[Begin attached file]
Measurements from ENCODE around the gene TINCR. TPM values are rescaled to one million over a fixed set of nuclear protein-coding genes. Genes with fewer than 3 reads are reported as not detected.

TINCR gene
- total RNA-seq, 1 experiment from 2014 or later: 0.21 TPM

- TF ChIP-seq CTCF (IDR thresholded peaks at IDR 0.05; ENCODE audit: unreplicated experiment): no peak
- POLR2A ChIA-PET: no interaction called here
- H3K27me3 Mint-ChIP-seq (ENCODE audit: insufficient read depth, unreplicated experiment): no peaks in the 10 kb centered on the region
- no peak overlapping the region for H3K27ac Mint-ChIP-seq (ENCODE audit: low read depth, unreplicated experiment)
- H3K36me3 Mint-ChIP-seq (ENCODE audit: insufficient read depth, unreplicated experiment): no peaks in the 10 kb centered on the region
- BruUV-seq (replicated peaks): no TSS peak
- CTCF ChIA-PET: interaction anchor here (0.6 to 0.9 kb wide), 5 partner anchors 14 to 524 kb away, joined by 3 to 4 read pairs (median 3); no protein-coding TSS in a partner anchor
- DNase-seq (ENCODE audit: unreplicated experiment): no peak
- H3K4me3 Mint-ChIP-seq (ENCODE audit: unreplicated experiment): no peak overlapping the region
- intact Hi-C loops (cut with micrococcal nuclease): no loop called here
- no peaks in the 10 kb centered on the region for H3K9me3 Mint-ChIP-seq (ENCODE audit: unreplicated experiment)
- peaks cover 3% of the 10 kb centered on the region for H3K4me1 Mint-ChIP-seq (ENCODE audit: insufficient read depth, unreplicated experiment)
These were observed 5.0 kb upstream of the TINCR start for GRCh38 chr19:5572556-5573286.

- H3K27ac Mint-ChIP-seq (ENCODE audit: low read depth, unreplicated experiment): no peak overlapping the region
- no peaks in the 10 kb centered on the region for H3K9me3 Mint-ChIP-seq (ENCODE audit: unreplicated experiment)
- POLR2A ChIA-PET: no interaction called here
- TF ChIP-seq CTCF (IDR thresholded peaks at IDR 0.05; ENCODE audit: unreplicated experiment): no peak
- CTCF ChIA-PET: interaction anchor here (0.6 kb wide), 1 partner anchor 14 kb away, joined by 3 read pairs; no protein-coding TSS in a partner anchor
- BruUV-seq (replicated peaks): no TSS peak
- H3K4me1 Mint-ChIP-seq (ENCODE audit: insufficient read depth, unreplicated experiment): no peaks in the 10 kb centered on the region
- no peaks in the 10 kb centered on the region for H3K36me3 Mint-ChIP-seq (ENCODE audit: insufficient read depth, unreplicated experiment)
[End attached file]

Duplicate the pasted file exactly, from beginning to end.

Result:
Measurements from ENCODE around the gene TINCR. TPM values are rescaled to one million over a fixed set of nuclear protein-coding genes. Genes with fewer than 3 reads are reported as not detected.

TINCR gene
- total RNA-seq, 1 experiment from 2014 or later: 0.21 TPM

- TF ChIP-seq CTCF (IDR thresholded peaks at IDR 0.05; ENCODE audit: unreplicated experiment): no peak
- POLR2A ChIA-PET: no interaction called here
- H3K27me3 Mint-ChIP-seq (ENCODE audit: insufficient read depth, unreplicated experiment): no peaks in the 10 kb centered on the region
- no peak overlapping the region for H3K27ac Mint-ChIP-seq (ENCODE audit: low read depth, unreplicated experiment)
- H3K36me3 Mint-ChIP-seq (ENCODE audit: insufficient read depth, unreplicated experiment): no peaks in the 10 kb centered on the region
- BruUV-seq (replicated peaks): no TSS peak
- CTCF ChIA-PET: interaction anchor here (0.6 to 0.9 kb wide), 5 partner anchors 14 to 524 kb away, joined by 3 to 4 read pairs (median 3); no protein-coding TSS in a partner anchor
- DNase-seq (ENCODE audit: unreplicated experiment): no peak
- H3K4me3 Mint-ChIP-seq (ENCODE audit: unreplicated experiment): no peak overlapping the region
- intact Hi-C loops (cut with micrococcal nuclease): no loop called here
- no peaks in the 10 kb centered on the region for H3K9me3 Mint-ChIP-seq (ENCODE audit: unreplicated experiment)
- peaks cover 3% of the 10 kb centered on the region for H3K4me1 Mint-ChIP-seq (ENCODE audit: insufficient read depth, unreplicated experiment)
These were observed 5.0 kb upstream of the TINCR start for GRCh38 chr19:5572556-5573286.

- H3K27ac Mint-ChIP-seq (ENCODE audit: low read depth, unreplicated experiment): no peak overlapping the region
- no peaks in the 10 kb centered on the region for H3K9me3 Mint-ChIP-seq (ENCODE audit: unreplicated experiment)
- POLR2A ChIA-PET: no interaction called here
- TF ChIP-seq CTCF (IDR thresholded peaks at IDR 0.05; ENCODE audit: unreplicated experiment): no peak
- CTCF ChIA-PET: interaction anchor here (0.6 kb wide), 1 partner anchor 14 kb away, joined by 3 read pairs; no protein-coding TSS in a partner anchor
- BruUV-seq (replicated peaks): no TSS peak
- H3K4me1 Mint-ChIP-seq (ENCODE audit: insufficient read depth, unreplicated experiment): no peaks in the 10 kb centered on the region
- no peaks in the 10 kb centered on the region for H3K36me3 Mint-ChIP-seq (ENCODE audit: insufficient read depth, unreplicated experiment)